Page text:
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At-A-Glance Film Reviews

Species (1995)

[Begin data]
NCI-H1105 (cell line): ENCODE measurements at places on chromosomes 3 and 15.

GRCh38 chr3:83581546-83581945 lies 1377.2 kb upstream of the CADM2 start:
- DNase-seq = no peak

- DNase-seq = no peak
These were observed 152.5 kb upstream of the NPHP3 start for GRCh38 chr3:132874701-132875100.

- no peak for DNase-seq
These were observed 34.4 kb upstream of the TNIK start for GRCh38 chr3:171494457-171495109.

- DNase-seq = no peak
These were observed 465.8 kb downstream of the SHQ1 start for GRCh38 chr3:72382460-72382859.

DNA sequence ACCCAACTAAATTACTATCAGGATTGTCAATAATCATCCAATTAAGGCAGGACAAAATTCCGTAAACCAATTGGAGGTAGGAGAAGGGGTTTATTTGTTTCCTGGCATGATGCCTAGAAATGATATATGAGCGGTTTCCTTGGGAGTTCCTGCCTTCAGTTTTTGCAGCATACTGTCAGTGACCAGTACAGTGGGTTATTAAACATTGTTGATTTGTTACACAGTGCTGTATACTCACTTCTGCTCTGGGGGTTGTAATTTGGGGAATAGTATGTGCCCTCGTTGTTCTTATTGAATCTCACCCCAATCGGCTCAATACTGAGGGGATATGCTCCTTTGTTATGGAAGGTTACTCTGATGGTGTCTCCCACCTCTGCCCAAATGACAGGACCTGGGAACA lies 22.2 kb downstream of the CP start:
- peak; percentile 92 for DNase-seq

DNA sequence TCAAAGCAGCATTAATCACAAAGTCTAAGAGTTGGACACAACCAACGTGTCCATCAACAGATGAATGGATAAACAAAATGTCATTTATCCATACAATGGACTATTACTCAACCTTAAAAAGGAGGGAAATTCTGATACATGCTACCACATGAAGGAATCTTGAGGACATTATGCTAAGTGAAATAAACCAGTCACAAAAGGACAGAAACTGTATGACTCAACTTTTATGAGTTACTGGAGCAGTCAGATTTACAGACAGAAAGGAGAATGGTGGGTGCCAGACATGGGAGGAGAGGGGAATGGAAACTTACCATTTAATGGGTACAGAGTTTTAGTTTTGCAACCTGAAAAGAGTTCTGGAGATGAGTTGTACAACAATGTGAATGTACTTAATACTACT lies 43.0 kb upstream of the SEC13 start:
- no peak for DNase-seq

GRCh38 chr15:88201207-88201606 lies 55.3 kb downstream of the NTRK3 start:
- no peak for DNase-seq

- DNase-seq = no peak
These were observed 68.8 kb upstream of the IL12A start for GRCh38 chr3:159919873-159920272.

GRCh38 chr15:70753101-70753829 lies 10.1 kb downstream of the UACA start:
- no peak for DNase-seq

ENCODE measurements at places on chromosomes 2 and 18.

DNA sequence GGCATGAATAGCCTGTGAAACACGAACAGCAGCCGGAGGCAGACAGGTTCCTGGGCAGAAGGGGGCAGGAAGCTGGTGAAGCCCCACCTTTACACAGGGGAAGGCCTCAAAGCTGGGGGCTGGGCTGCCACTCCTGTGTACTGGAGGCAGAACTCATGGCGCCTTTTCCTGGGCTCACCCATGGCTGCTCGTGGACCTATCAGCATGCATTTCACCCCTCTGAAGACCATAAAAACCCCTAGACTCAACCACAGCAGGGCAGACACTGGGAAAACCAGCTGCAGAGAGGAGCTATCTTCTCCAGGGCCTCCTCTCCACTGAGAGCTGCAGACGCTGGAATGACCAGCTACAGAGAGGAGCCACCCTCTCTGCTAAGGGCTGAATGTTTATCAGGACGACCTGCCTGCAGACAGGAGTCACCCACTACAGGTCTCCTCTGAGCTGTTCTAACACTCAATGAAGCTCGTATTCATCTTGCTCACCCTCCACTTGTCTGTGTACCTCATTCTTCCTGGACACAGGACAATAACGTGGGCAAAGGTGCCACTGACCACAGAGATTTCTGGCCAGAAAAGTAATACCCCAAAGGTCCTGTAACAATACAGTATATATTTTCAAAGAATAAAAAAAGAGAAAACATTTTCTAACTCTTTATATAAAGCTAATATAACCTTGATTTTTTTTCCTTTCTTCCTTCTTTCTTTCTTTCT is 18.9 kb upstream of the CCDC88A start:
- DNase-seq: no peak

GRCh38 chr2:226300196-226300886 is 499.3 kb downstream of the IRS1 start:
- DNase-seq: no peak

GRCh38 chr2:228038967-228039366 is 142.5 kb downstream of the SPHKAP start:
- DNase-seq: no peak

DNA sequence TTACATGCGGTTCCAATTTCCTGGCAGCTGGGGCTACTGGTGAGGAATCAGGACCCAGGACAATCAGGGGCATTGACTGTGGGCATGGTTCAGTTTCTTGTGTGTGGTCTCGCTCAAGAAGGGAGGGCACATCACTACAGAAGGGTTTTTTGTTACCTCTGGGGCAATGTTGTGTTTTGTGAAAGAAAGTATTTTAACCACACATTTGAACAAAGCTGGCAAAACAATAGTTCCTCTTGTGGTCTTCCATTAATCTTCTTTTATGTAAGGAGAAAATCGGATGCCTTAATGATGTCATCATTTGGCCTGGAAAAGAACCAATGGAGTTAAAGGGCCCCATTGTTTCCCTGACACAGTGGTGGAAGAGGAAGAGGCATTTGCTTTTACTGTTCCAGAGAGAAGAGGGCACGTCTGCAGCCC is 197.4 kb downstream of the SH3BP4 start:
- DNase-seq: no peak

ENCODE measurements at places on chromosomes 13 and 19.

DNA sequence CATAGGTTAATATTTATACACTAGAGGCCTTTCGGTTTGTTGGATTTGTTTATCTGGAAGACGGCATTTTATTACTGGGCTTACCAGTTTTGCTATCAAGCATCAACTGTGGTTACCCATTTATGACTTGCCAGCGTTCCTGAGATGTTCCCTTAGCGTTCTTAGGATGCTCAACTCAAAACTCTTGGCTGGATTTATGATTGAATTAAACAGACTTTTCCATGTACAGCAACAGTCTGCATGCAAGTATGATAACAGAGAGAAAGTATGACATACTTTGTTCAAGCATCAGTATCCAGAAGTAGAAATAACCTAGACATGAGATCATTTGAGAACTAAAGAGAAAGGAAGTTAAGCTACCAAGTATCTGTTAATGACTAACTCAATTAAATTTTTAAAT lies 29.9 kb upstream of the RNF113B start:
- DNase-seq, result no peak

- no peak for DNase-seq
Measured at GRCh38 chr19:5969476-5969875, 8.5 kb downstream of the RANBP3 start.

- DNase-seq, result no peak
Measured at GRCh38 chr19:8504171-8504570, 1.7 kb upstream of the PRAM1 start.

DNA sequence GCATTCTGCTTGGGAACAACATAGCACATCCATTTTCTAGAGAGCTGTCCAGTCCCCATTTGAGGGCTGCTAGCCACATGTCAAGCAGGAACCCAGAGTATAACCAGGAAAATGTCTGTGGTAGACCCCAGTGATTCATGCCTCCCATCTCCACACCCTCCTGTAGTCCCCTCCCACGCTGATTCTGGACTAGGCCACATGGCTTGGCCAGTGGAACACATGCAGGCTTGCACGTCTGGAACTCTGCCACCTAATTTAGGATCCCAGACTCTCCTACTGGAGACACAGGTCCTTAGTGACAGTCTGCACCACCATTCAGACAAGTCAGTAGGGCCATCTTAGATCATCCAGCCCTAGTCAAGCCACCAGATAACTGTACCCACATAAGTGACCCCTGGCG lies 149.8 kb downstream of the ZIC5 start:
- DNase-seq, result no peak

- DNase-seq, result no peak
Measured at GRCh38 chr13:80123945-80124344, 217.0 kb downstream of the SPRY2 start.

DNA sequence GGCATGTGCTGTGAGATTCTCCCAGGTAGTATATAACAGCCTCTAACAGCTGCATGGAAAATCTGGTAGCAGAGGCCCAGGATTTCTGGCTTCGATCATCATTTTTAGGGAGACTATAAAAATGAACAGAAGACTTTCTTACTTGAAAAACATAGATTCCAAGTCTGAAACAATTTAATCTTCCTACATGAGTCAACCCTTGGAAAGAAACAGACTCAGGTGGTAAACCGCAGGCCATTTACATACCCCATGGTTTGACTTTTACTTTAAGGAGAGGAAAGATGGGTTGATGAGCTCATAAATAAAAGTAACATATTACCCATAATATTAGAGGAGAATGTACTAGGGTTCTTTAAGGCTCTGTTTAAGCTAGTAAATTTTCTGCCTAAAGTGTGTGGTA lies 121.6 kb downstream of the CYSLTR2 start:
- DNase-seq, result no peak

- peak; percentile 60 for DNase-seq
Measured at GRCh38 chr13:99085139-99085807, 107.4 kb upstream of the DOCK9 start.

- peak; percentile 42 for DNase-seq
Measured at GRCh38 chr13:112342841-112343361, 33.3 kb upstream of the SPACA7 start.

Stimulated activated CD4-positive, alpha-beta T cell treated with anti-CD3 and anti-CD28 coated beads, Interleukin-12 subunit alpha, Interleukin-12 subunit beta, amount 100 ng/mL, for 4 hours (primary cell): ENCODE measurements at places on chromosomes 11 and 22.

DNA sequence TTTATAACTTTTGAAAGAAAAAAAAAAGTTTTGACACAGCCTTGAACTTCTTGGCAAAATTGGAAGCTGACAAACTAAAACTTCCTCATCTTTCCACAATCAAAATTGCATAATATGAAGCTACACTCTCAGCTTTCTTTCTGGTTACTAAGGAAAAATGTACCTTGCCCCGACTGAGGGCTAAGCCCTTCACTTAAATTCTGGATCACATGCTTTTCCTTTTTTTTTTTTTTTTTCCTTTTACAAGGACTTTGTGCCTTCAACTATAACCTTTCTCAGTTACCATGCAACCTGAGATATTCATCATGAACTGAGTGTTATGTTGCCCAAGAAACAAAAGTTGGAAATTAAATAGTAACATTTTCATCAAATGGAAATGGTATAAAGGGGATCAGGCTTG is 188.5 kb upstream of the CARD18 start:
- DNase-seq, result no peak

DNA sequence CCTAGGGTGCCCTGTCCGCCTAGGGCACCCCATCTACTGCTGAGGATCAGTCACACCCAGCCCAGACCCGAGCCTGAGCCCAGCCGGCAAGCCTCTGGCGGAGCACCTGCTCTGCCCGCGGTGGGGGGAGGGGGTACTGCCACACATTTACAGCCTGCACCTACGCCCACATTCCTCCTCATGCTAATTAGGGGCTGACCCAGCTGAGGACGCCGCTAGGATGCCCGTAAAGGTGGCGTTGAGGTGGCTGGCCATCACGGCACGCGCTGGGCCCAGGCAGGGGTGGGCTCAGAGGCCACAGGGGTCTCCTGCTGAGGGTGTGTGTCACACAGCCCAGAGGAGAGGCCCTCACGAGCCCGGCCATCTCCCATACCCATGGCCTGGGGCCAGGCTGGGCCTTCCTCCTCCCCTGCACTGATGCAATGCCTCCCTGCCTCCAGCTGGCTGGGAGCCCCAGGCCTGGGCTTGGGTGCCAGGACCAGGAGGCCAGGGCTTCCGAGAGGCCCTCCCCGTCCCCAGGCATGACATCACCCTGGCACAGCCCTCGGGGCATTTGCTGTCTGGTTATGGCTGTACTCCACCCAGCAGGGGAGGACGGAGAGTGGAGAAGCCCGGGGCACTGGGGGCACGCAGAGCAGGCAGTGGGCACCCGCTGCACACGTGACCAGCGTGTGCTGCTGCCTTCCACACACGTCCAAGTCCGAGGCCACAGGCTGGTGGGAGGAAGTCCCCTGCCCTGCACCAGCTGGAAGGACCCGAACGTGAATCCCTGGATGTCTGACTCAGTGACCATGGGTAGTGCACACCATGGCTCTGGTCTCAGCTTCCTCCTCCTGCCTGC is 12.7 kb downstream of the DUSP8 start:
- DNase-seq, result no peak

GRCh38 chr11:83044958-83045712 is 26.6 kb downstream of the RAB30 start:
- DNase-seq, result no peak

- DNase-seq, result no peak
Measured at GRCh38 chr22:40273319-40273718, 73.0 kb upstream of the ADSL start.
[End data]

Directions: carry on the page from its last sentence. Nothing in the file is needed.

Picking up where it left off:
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Species precariously, yet successfully walks a fine line -- its premise and subsequent plot developments manage to build great potential without actually utilizing any of it. Alien DNA is mixed with human, and the resulting creature is studied by top secret government researchers. When she escapes, she embarks on a quest to reproduce and eventually conquer the human race. A brief scene where the alien, code-named Sil, contemplates her own existence and reason for being, introduces a fascinating possibility -- a monster movie where the monster isn't just a gruesome, unthinking beast, but one with its own moral dilemmas. This film would have taken its first steps toward brilliance had it pursued that angle. But it doesn't, nor does it undertake any of the other moral issues presented. Ben Kingsley's character, who appears to have been in joint charge of the Sil project, is an empty cardboard character, who could have been wrestling with the moral question of Sil's creation and the heavy responsibility associated with bringing doom upon the entire human race. Even an early scene between Kingsley and two other characters, which should have caused no end of friction and antagonization among them for the rest of the film, is all but forgotten in future scenes. Alas, Species is content merely to be overly gory and sensationalistic. Some scenes of moderate suspense and a clever plan of Sil's to elude her pursuers save the movie from being a complete dud. But once it's all over, you'll feel so wholly unsatisfied, you won't care.

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